It helps highlight which subjects most interest Americans online and how both candidates have spent their online campaign budgets.
The US presidential election - more than any other before it - has established a battleground online.
The role of social media companies in monitoring content has drawn controversy from both Republicans and Democrats, especially given the alleged foreign interference in the 2016 election.
But data from global tech companies, such as Google or Facebook, has also provided a unique perspective on what subjects are most interesting to US citizens, and how candidates have invested in their online campaigns.
What have voters been searching for on Google?
In the United States, there was a 362% increase in users searching for the term "postal voting" compared to other election years, according to Google Trends.
Meanwhile, there was a 366% increase in searches for "electoral fraud" and the phrase "fact check" had peaked in search interest long before November.
The US President Donald Trump has repeatedly questioned mail-in ballots, tweeting in May they would lead to a "fraudulent" election.
In a first, Twitter labelled the tweet and directed social media users to fact checks and news stories about Trump's unsubstantiated claims.
The tech giant said the tweets "contain potentially misleading information about voting processes and have been labelled to provide additional context around mail-in ballots".
Google Trends also showed that users have searched for "how to vote" and "early voting" more now than any other time on record.
Meanwhile, other political search terms with especially high interest in the US in 2020 included "unemployment", "vaccine" and "racism".
The US economy and growth experienced a historic drop in the second quarter of the year during the COVID-19 pandemic, while demonstrations against social injustice have raged across the country following the death of George Floyd on May 25.
Who spent the most on online ads?
Discussion about the availability of political ads presented a different headache for tech companies in the lead up to the election.
Unlike rivals Twitter, Facebook decided to allow political ads on its platform and Instagram in the lead up to election day.
However, CEO Mark Zuckerberg confirmed the social network would ban new political adverts in the week before November 3.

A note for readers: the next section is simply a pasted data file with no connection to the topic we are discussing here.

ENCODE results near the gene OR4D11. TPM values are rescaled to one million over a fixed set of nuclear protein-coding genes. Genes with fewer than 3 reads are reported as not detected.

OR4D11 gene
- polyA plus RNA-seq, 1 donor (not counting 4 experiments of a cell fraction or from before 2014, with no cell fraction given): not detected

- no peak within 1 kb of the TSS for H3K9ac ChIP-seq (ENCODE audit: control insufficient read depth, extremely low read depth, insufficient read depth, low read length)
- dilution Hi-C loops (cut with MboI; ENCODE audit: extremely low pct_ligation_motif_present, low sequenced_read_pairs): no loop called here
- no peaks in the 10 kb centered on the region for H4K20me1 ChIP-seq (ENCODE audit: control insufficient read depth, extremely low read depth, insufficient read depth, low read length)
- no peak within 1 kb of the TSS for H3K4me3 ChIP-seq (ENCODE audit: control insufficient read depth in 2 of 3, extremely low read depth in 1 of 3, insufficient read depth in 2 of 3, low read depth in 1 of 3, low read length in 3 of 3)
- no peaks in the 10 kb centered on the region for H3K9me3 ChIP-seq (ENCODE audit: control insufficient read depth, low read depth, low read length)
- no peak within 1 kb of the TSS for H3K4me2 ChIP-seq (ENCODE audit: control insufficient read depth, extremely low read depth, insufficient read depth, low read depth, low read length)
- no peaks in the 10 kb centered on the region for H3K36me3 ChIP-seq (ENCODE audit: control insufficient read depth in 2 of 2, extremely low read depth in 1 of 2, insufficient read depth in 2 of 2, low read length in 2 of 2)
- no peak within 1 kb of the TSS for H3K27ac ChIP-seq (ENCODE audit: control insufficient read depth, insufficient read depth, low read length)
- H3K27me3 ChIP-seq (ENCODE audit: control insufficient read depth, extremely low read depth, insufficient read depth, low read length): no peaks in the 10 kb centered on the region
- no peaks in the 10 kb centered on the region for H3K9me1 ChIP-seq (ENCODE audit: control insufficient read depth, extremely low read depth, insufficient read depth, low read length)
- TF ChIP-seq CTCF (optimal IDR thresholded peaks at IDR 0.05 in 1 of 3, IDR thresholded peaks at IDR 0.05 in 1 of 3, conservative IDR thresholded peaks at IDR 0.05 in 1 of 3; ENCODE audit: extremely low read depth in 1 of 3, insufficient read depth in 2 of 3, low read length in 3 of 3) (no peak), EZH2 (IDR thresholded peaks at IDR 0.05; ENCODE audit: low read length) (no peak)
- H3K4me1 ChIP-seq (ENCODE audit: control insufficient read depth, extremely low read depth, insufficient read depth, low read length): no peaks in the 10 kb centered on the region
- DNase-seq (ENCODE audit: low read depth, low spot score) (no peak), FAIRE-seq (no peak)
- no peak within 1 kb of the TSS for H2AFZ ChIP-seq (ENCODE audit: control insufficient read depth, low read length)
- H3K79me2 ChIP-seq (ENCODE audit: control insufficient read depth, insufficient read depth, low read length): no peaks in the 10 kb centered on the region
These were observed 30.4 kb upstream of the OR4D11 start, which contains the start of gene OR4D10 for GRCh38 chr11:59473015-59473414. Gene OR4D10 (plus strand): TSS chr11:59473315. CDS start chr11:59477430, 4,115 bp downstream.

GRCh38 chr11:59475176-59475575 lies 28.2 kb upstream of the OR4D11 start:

Rob Leathern, director of product management at Facebook, added the company would also ban adverts that tried to delegitimise the outcome of the election, such as calling a method of voting fraudulent or corrupt.
But aside from these exceptions, both Trump and Joe Biden have heavily invested in Facebook advertising, more than doubling ad spending on the social network compared with the presidential candidates in the 2016 race.
Since January 1, Biden has narrowly outspent his Republican rival, investing $101 million (€86 million) on Facebook advertising on his dedicated campaign pages, compared to Trump's $93.5 million (€80 million).
In the last week of October, the difference was even more dramatic, with the Democrat candidate more than doubling the investment of Trump.
From October 25 to October 31, Biden's pages spent $9.01 million (€7,68 million) to Trump's $4.50 million (€3.84 million).
Meanwhile, campaign pages for Democrat vice-presidential candidate Kamala Harris have also outspent incumbent Vice-President Mike Pence on Facebook advertising in 2020.
Google decided to limit the reach of political adverts on the search engine in November 2019, preventing campaigns from targeting ads based on users' internet search preferences and viewing history on YouTube.
On Google, it is Trump who has invested more in ads, while the two campaigns have spent a combined $215.5 million (€183.7 million) since May 2018.
Where were these ads targeted?
In the last month, both parties have heavily invested their campaign funds into online ads for specific US states, many of which are seen as crucial swing states.
Trump and Biden have each spent more than $1.50 million (€1.28 million) on Facebook ads in Pennsylvania, Michigan, North Carolina, and Arizona since October 1.
Unsurprisingly the most lucrative US state is Florida, where many critics are hinging the election result on, with just a few points predicted to separate the two candidates.
In the last month, political ads on Facebook in Florida have cost Biden $6.0 million (€5.1 million) and Trump $4.8 million (€4.1 million) respectively.
Euronews has found that many of these adverts are also individually focused on political issues that had been searched for on Google.
Trump's most interacted advert on Facebook - 15% of which was released in Florida - issued a clear message to encourage unity during the COVID-19 pandemic.
The ad featured the US president speaking after he had left Walter Reed Hospital following his own treatment for COVID-19.
Meanwhile, Biden's campaign has run ads with pledges to tackle social injustice and unemployment, alongside a straightforward message that the Democrats "have to get this guy out of [the White House".
While these figures provide only an indication of the campaigns, experts agreed that Trump outperformed Democrat nominee Hillary Clinton online in 2016, and the online campaign has been a central focus for both parties in the race for the White House.